Wireless Internet service providers (WISPs) are sounding the alarm over federal guidelines that appear to specifically exclude the use of unlicensed spectrum for services crossing the digital divide. The issue is serious considering the US government is allocating more than $40 billion for such services, and the guidelines could prevent some of the nation's fixed wireless providers from accessing any of that funding.
"I don't think we should be taking tools out of the toolbox," Matt Larsen, CEO of Vistabeam, told Light Reading. The WISP, which has been in business for almost two decades, covers roughly 40,000 square miles of rural territory across parts of Colorado, Wyoming and Nebraska, and currently counts around 7,000 customers. All of those customers are connected through systems running in unlicensed spectrum.
WeLink's service requires a visit from a technician who installs an antenna on a customer's roof.
"We have the data to back it up that our services are reliable," Larsen said, noting that the company's customer satisfaction rankings often surpass those of fiber providers. He added that fixed wireless access (FWA) services can sometimes be more reliable than fixed services considering they often use multiple backhaul routes and rely on generators in the case of power outages.
Hybrid FWA is OK
That's why the Biden administration's new guidelines – released in May by the Commerce Department's National Telecommunications and Information Administration (NTIA), for its $42.5 billion Broadband Equity, Access, and Deployment (BEAD) program – are causing such a stir. The rules allow for "terrestrial fixed wireless technology utilizing entirely licensed spectrum or using a hybrid of licensed and unlicensed spectrum." But the guidelines make no mention of FWA services using only unlicensed spectrum.
Broadly, the guidelines indicate a preference for fiber networks. Fiber advocates argue the technology is speedy and reliable, and will keep pace with evolving user demands. However, fiber competitors have argued the technology is expensive and time consuming to deploy, a situation that may leave large swaths of the US unconnected for years.
So why are hybrid licensed-unlicensed FWA services supported by the NTIA's BEAD guidelines? "That's in there for the mobile guys," Larsen, of Vistabeam, suggested. Verizon and T-Mobile are both embarking on massive FWA deployment efforts, and their services sometimes rely on a mixture of licensed and unlicensed spectrum.
Larsen said that's not necessarily a strategy available to smaller companies like Vistabeam. After all, the nation's big carriers have collectively spent over $100 billion acquiring licensed spectrum holdings in recent FCC auctions.
"Most of the unlicensed guys, we're out there because it's the tool that's available," Larsen said.
An argument often raised against operations in unlicensed spectrum is that those transmissions aren't as protected as they would be in licensed spectrum, since anyone can use unlicensed spectrum. After all, a spectrum license specifically prevents anyone but the licensee from using the band covered by the license. On the other hand, FWA advocates have pointed to the growing amount of unlicensed spectrum hitting the US market, from CBRS to 6GHz. The release of all that spectrum could help reduce overcrowding, they argue.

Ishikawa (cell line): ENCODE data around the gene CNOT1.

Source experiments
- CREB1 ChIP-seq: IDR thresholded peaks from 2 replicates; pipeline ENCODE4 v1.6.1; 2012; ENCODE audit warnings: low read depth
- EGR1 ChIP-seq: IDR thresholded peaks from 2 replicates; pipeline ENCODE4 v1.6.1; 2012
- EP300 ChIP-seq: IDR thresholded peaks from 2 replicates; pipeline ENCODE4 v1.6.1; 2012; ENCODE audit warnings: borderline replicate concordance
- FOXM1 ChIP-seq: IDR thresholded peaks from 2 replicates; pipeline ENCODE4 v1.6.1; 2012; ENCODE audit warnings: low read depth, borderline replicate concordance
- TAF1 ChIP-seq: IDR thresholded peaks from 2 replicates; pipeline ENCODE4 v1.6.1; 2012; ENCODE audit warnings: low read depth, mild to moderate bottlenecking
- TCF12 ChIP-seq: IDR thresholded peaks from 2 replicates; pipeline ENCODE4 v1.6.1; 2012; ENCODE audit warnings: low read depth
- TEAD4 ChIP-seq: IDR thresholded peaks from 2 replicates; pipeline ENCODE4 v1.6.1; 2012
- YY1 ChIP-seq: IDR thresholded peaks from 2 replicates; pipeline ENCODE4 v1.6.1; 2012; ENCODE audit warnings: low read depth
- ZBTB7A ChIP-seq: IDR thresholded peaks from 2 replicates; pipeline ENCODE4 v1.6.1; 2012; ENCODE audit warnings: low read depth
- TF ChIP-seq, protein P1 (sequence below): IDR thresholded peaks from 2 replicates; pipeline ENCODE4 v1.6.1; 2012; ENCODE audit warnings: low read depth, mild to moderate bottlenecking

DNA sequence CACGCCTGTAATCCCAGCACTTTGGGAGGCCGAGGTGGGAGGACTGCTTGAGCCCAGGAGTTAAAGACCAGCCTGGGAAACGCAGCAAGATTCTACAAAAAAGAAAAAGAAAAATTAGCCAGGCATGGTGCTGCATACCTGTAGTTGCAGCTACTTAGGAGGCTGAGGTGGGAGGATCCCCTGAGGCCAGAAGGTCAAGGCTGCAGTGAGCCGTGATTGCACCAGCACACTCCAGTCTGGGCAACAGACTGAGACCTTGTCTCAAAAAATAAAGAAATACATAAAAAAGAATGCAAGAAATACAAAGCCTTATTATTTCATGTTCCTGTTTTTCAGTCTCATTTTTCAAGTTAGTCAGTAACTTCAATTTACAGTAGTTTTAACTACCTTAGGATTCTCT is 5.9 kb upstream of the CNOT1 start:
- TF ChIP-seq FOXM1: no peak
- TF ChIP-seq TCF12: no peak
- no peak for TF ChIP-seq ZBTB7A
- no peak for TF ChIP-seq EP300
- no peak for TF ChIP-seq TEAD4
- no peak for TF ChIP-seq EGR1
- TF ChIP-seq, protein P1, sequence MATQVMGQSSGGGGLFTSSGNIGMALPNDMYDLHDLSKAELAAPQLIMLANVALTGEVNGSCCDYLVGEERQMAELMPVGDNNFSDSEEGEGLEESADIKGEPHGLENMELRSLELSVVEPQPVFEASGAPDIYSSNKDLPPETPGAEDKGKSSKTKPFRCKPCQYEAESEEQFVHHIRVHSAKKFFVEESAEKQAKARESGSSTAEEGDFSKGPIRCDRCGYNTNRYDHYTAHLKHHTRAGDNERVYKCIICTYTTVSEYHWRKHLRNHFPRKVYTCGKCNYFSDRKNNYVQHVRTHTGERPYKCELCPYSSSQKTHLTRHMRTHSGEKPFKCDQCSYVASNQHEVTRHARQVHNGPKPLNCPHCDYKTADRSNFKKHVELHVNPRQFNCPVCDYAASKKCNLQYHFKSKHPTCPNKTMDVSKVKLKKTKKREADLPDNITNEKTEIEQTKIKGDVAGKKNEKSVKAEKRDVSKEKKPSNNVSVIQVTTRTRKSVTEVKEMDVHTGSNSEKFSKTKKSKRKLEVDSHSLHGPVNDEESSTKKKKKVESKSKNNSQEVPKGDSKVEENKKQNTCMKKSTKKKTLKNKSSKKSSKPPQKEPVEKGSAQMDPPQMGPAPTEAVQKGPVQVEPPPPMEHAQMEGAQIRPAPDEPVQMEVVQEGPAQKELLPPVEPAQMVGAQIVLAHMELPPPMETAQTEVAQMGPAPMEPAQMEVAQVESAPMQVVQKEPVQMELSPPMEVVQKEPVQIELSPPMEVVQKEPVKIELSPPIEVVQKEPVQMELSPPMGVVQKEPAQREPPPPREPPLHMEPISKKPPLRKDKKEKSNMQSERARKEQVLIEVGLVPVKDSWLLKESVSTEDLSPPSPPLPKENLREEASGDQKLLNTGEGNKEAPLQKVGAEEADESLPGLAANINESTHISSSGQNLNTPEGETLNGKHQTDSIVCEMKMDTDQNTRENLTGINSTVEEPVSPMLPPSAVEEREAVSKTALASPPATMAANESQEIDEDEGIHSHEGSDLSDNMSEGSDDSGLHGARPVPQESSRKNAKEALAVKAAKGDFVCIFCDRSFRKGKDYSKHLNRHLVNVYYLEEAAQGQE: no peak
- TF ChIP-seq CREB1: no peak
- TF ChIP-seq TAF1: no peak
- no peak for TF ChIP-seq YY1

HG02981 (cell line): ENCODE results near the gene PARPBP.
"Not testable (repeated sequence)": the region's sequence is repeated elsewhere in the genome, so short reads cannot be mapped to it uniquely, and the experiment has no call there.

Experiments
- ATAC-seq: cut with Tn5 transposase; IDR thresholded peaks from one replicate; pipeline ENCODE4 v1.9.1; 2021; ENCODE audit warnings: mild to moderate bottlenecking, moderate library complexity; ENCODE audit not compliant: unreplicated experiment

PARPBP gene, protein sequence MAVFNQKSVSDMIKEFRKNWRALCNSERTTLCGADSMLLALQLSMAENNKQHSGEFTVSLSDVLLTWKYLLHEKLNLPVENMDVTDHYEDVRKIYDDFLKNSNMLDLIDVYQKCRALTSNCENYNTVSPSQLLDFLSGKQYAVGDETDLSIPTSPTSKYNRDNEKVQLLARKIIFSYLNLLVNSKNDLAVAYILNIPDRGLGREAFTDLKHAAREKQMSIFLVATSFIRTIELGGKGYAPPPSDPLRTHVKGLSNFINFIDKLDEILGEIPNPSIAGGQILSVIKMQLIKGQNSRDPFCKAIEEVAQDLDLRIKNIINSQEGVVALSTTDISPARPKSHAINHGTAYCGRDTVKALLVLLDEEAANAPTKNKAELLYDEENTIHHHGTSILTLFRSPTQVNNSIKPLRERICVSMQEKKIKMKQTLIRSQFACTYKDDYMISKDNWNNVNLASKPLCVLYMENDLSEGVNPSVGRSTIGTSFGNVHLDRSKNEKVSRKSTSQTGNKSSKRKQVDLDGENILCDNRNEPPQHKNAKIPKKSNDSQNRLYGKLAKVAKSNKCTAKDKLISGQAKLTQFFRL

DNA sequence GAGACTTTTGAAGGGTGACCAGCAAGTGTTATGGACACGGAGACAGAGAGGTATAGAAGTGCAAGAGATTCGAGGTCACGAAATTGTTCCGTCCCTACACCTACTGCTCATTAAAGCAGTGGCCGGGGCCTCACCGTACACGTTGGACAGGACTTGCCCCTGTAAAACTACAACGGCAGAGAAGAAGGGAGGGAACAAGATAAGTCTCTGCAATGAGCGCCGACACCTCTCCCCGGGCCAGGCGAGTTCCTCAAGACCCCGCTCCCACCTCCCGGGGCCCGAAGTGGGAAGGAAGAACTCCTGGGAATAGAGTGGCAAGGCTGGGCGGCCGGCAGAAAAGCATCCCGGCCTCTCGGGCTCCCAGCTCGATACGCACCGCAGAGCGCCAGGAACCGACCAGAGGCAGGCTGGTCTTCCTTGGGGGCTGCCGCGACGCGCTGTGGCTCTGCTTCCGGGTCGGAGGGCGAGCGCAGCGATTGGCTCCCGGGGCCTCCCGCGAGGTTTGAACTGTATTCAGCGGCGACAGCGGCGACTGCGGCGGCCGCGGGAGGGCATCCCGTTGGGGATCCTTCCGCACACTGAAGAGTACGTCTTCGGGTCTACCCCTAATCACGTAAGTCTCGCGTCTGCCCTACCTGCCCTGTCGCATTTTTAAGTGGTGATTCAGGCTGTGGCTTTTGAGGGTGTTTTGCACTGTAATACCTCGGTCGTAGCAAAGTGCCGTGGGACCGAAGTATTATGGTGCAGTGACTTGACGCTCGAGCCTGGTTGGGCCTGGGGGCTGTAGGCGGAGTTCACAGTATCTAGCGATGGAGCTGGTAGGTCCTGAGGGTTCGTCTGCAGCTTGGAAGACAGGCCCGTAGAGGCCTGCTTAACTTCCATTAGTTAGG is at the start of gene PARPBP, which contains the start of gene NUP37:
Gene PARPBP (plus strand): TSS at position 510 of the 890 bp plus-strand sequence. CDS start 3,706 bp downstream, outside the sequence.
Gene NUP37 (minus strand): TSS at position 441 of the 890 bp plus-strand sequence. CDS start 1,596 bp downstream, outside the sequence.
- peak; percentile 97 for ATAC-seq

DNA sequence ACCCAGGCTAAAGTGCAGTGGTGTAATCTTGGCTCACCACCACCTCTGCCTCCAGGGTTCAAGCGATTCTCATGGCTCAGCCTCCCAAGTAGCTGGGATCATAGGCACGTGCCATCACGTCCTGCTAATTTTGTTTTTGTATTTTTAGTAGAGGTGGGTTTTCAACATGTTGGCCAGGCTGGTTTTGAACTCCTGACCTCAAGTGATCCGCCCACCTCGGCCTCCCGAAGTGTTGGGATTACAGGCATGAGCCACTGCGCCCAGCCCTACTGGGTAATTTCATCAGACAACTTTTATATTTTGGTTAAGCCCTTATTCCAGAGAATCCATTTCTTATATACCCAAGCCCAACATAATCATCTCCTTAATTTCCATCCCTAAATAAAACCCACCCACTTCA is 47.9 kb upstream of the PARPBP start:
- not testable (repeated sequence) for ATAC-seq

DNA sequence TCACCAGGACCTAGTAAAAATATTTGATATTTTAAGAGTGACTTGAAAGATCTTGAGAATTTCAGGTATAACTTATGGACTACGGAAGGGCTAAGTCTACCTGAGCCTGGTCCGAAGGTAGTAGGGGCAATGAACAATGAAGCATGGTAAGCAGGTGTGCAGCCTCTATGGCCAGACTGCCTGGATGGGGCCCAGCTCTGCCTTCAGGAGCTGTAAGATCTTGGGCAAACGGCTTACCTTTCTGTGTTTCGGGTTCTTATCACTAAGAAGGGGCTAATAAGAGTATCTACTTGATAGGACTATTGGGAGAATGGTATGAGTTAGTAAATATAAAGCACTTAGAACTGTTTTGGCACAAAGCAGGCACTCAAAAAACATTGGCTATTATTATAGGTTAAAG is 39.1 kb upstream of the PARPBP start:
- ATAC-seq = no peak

Vistabeam isn't the only FWA provider advocating for unlicensed operations. "Thousands of five-star reviews from Nextlink customers served with unlicensed spectrum speak volumes. Unlicensed spectrum unlocks incredible innovation and allows companies like ours to provide quality service in rural areas where interference is unlikely," WISP Nextlink wrote in response to questions from Light Reading. The company is using fixed wireless and other technologies to offer Internet services in rural areas under the US government's CAF II and Rural Digital Opportunity Fund (RDOF) programs. Those programs are viewed as the precursors to the Biden administration's BEAD program.
Nextlink continued: "Unlicensed spectrum remains a critical tool for closing the digital divide. Removing it from the proverbial toolkit will mean fewer providers at the table for BEAD, and fewer Americans served with gigabit-speed broadband going forward."
Mike Wendy, of the Wireless Internet Service Providers Association trade group, said that a "good majority" of the group's members use unlicensed spectrum exclusively to serve their customers. A recent report predicted FWA providers in the US could collectively count a total of around 10 million customers by 2023.
Vistabeam's Larsen said he's hoping that WISPs will be able to convince the NTIA to change its rules. If that doesn't happen, he said WISPs might be able to convince state regulators to embrace FWA in unlicensed spectrum, considering BEAD funds will ultimately be administered on the state level.
The topic has already come up in Senate hearings on the NTIA's BEAD guidelines, according to reports. However, NTIA officials have defended the agency's guidelines, including its emphasis on fiber over other connection technologies.
"You will see that we have clearly expressed a preference for fiber," said Andy Berke, of the NTIA, in comments at the recent Fiber Connect trade show, according to Broadband Breakfast. "Fiber is future proof. If we put something in the ground, we know we are only going to have to put it in the ground once."
— Mike Dano, Editorial Director, 5G & Mobile Strategies, Light Reading | @mikeddano
A version of this story first appeared on Light Reading.